Quantum Information Technology

White Rose Quantum Information Network

The members of the White Rose Quantum Information Network have been collaborating, co-supervising PhD students, and running regular joint meetings since 2005. The latest series of meetings are being run under the auspices of the White Rose supported studentship network "Optimising Quantum Processes and Quantum Devices for future Digital Economy Applications", which currently supports PhD students at Leeds, Sheffield and York under this research theme.

Optimising Quantum Processes and Quantum Devices for future Digital Economy Applications

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It is now widely known that quantum information (QI) offers huge potential for future technologies and services to support the Digital Economy. Examples include quantum computers that could outperform any conventional computers, quantum communication protocols that guarantee unbreakable security and quantum sensors that offer unprecedented sensitivity.

The aim of this project is to optimise quantum devices and quantum protocols for future quantum technologies and services. The planned research will be carried out in three overlapping and complementary theoretical research areas. We are very fortunate within the White Rose collaboration to have internationally recognised QI activities at all three network nodes. The two researchers in Sheffield (Whittaker, Kok) belong to one of the world-leading research groups for quantum control of nanoscale systems. The network further includes the Head of the Leeds QI group (Spiller), recognised for his quantum technology expertise and industrial experience, a leading expert on quantum optics (Beige) and two recognised experts on quantum processes and protocols at York (Busch, Weigert).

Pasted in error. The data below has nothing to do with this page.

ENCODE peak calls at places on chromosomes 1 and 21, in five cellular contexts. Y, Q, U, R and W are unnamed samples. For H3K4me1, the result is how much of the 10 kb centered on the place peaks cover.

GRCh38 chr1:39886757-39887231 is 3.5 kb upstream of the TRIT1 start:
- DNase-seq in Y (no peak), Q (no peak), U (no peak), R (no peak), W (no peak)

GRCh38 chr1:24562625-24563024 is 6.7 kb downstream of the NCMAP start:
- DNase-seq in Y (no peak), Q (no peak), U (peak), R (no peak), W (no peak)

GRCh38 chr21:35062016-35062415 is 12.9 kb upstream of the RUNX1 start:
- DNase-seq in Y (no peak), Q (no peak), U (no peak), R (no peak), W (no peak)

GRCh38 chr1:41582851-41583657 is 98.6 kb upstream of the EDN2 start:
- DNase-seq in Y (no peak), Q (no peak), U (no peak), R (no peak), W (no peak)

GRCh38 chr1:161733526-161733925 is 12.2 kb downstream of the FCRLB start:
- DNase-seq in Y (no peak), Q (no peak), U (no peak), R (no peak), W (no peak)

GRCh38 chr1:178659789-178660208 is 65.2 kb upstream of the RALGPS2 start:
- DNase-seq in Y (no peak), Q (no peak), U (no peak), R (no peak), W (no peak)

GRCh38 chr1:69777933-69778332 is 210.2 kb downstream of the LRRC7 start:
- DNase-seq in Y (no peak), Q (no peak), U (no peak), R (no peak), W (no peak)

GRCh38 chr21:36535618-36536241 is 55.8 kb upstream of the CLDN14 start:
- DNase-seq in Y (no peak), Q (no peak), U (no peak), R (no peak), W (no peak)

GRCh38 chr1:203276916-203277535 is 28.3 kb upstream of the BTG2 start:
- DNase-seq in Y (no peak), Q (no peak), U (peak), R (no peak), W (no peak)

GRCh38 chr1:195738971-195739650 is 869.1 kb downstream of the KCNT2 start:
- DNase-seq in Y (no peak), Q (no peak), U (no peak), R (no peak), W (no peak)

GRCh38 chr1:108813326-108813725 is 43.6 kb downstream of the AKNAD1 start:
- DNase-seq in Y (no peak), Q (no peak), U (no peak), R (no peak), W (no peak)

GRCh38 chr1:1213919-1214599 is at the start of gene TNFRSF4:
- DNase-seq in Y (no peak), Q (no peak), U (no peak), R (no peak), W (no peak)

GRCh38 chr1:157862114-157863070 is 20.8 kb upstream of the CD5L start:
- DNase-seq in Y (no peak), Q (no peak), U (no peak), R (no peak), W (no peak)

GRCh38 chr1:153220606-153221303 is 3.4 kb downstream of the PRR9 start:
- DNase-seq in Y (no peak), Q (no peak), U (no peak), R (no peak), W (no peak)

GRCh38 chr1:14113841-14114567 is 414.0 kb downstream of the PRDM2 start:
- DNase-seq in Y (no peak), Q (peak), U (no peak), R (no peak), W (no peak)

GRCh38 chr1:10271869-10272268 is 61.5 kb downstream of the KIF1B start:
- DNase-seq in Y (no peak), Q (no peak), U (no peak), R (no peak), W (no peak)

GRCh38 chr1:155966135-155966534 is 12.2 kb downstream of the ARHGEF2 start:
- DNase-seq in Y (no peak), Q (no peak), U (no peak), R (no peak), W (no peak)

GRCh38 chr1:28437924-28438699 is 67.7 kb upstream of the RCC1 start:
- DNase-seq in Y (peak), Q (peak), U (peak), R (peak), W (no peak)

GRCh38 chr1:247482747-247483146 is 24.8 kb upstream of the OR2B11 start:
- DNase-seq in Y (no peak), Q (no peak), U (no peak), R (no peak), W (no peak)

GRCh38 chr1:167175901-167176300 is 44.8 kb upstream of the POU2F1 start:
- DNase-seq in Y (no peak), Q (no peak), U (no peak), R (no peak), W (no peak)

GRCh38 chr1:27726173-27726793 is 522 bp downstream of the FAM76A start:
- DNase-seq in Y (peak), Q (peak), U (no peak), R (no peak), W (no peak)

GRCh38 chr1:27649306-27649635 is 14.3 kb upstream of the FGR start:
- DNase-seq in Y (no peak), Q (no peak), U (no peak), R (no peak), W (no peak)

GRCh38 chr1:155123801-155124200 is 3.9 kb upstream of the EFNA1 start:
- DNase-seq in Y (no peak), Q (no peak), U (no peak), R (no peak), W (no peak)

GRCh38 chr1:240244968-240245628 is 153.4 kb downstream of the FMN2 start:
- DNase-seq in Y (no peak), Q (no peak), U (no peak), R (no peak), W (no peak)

The three groups in this proposal have been strategically selected to have the necessary diversity and range of skills to address the following question at both fundamental and practical levels: How to best turn theoretical QI devices and concepts into new technologies and services? Achieving this goal requires a close collaboration with experimental groups (at Sheffield and Leeds). The device focus of two of the proposed projects links directly to these experimental activities. The QI process and protocol research will be based on the expertise at all three network nodes, with focus provided from the industrial experience of Spiller at Hewlett-Packard in Bristol.